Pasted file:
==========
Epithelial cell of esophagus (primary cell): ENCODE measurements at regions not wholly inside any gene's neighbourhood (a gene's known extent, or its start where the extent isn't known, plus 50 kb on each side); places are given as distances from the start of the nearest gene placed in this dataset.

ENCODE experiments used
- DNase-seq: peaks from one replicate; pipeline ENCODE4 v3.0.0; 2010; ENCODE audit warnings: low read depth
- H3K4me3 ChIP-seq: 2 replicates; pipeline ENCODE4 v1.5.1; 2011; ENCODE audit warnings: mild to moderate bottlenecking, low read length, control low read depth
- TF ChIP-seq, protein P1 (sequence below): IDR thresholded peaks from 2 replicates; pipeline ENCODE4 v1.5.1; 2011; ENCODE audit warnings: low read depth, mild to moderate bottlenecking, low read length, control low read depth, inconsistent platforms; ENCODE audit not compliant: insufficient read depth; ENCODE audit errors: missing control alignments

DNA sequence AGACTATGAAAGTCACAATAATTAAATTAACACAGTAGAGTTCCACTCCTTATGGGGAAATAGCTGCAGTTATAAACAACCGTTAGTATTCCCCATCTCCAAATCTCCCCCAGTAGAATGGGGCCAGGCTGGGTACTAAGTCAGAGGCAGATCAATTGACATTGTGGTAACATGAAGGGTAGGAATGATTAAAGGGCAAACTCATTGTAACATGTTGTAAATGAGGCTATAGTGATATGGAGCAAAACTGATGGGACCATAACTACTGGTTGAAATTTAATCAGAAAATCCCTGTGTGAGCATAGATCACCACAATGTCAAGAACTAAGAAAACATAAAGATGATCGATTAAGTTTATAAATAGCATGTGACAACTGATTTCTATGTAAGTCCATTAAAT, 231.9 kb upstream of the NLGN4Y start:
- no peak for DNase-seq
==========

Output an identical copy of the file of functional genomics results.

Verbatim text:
Epithelial cell of esophagus (primary cell): ENCODE measurements at regions not wholly inside any gene's neighbourhood (a gene's known extent, or its start where the extent isn't known, plus 50 kb on each side); places are given as distances from the start of the nearest gene placed in this dataset.

ENCODE experiments used
- DNase-seq: peaks from one replicate; pipeline ENCODE4 v3.0.0; 2010; ENCODE audit warnings: low read depth
- H3K4me3 ChIP-seq: 2 replicates; pipeline ENCODE4 v1.5.1; 2011; ENCODE audit warnings: mild to moderate bottlenecking, low read length, control low read depth
- TF ChIP-seq, protein P1 (sequence below): IDR thresholded peaks from 2 replicates; pipeline ENCODE4 v1.5.1; 2011; ENCODE audit warnings: low read depth, mild to moderate bottlenecking, low read length, control low read depth, inconsistent platforms; ENCODE audit not compliant: insufficient read depth; ENCODE audit errors: missing control alignments

DNA sequence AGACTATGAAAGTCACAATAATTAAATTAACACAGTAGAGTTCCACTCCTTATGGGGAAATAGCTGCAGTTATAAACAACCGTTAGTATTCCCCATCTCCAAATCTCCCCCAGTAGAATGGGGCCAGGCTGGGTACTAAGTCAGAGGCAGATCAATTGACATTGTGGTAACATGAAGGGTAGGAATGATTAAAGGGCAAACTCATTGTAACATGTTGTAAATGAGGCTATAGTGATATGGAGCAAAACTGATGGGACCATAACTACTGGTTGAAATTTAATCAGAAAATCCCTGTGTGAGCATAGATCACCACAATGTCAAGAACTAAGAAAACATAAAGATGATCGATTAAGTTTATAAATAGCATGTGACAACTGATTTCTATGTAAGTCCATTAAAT, 231.9 kb upstream of the NLGN4Y start:
- no peak for DNase-seq